Greetings from a new mom! My husband and I were recently blessed to welcome our son into the world. It is everything and nothing like what I expected. One of the things I was expecting was to look for a child care program that would be able to meet my family’s needs. I wanted to share with you what types of things parents like us look for when selecting a program for our baby.
When I sat down to write this blog, I had every intention of showcasing different lenses that parents might be looking through—my lens as an early childhood professional and my husband’s lens as someone with a completely different background. I created my top five list for what I look for in a child care program and kept it a secret as I asked him what his top five were. What happened next really surprised me. The two lists were nearly identical. What this proved to me was that parents are parents are parents, no matter what walk of life they come from and at the end of the day, wanting the best for their children is often going to look the same. So here is our list:
- Quality, professional, engaged staff in all classrooms. When my husband said “quality,” I had to ask him what that meant. I didn’t want to assume his version was the same as my own. He said that he wanted the staff to be professional and well-trained. My part was engaged staff. It’s important for them to be actively involved with the children in their care—from being down on the floor with the babies to playing board games with the school-agers. Both of us felt strongly that these qualities should be program-wide and not just in the age group our child was going into. Ideally, our son will be at the program through many classrooms and we want quality care to be a constant for him.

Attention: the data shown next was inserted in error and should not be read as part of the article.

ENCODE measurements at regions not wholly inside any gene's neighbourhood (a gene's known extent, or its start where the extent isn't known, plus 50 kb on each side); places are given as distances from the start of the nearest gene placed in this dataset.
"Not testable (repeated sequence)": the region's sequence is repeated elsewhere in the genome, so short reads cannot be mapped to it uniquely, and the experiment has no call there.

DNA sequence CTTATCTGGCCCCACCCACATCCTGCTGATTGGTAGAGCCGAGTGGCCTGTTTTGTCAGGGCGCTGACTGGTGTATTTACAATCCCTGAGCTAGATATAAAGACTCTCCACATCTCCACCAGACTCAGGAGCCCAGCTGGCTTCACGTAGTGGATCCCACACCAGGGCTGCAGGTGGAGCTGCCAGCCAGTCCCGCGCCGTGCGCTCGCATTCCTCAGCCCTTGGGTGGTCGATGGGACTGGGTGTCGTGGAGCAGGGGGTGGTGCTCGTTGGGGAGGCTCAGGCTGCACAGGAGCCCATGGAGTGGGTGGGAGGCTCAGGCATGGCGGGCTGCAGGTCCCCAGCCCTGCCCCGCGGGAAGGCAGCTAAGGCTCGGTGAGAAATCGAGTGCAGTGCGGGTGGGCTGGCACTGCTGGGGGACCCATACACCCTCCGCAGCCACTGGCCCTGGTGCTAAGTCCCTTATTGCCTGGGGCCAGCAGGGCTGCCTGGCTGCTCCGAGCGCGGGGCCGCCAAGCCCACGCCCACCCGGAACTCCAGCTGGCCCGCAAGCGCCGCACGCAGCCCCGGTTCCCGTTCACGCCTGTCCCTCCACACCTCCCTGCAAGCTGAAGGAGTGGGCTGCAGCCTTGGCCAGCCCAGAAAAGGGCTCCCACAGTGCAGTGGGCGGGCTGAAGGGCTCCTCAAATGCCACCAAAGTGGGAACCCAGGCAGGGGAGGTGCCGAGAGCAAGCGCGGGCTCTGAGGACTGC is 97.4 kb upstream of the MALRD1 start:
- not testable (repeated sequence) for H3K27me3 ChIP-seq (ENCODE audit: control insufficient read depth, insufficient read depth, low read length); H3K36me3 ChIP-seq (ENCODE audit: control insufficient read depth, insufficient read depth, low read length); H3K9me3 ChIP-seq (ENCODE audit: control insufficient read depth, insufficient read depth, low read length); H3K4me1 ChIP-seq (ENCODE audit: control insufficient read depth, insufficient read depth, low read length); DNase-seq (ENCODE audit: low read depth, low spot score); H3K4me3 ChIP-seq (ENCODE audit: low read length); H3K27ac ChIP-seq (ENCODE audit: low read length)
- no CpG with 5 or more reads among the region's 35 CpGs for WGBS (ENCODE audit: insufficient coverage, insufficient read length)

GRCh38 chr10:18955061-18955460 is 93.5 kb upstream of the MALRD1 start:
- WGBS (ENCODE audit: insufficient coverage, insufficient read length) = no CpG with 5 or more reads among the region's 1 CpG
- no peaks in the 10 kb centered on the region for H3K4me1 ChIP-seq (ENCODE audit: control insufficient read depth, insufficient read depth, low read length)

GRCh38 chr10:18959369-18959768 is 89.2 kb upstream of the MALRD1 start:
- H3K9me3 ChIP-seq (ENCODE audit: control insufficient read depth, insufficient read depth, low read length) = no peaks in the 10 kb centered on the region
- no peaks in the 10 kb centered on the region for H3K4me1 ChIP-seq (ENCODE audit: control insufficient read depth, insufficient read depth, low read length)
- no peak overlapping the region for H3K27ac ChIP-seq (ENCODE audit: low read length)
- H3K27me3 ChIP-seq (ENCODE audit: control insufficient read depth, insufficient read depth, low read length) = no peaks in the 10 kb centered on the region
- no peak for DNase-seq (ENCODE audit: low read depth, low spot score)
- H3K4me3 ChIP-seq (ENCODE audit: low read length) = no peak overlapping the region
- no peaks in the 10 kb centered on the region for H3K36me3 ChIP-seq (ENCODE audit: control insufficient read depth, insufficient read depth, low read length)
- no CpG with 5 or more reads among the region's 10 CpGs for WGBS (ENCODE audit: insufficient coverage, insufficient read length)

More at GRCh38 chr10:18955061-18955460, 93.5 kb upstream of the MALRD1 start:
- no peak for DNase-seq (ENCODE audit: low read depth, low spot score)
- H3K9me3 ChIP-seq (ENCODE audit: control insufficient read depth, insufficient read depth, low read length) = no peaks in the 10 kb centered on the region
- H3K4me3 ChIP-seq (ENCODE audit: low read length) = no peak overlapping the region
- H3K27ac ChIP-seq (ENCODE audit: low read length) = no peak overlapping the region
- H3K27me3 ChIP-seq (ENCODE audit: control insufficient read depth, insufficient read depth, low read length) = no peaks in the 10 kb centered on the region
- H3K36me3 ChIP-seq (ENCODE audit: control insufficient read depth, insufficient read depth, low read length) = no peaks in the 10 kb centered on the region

- Safe area and safe practices. Safety is important both inside and outside of the program. The facilities and location play large parts in that. But, it doesn’t end there. Safe practices are also huge. This includes emergency evacuation drills, close supervision of the children and positive guidance strategies, among many others.
- Meaningful, stimulating activities. We want our son to have a great experience in child care. What he does while he is there is going to mean a lot. Allowing him opportunities to play, explore and interact with his peers will develop skills he’ll need his whole life. This may mean putting the bouncy seat or flash cards away and getting out the blocks or bubbles.
- Cost of care. I wish this wasn’t one of our priorities. But, it is, just as it is for countless other parents. I was happy that on both of our lists, it was number 4, because that means that other things were more important to us than how much money we’ll be spending each week. We’re looking for a happy medium between dirt cheap and super expensive. Ultimately, though, we recognize that it’s hard to put a price on the important job of caregivers.
- Convenience and availability. This was my husband’s number 5. Naturally, we would want a program that was within a reasonable distance from our home, or is close to our work commute. And we have to understand that even if a program has everything that we want, they may not have the space to take our son. So, this definitely weighs into our decision making process.
- Step Up To Quality rating (or STARS for KIDS NOW in Kentucky). This was my number 5. And while I think it’s important, it’s not a deal-breaker. If I find a program that’s impressive, but doesn’t have a high number of stars, it is not going to disqualify them from my consideration. However, if we are deciding between two essentially equal programs, where one has a quality rating and one does not, it will be a big factor.
This is not an exhaustive list. There are so many other things that we, along with other parents, will be looking for in a child care program. Knowing what types of things parents have in mind when choosing a child care can help you reflect on the services and practices of your program. Is there anything you are proud to provide in your program? I’d love to hear about it in the comments. We still haven’t chosen yet, and we’re not alone in our search.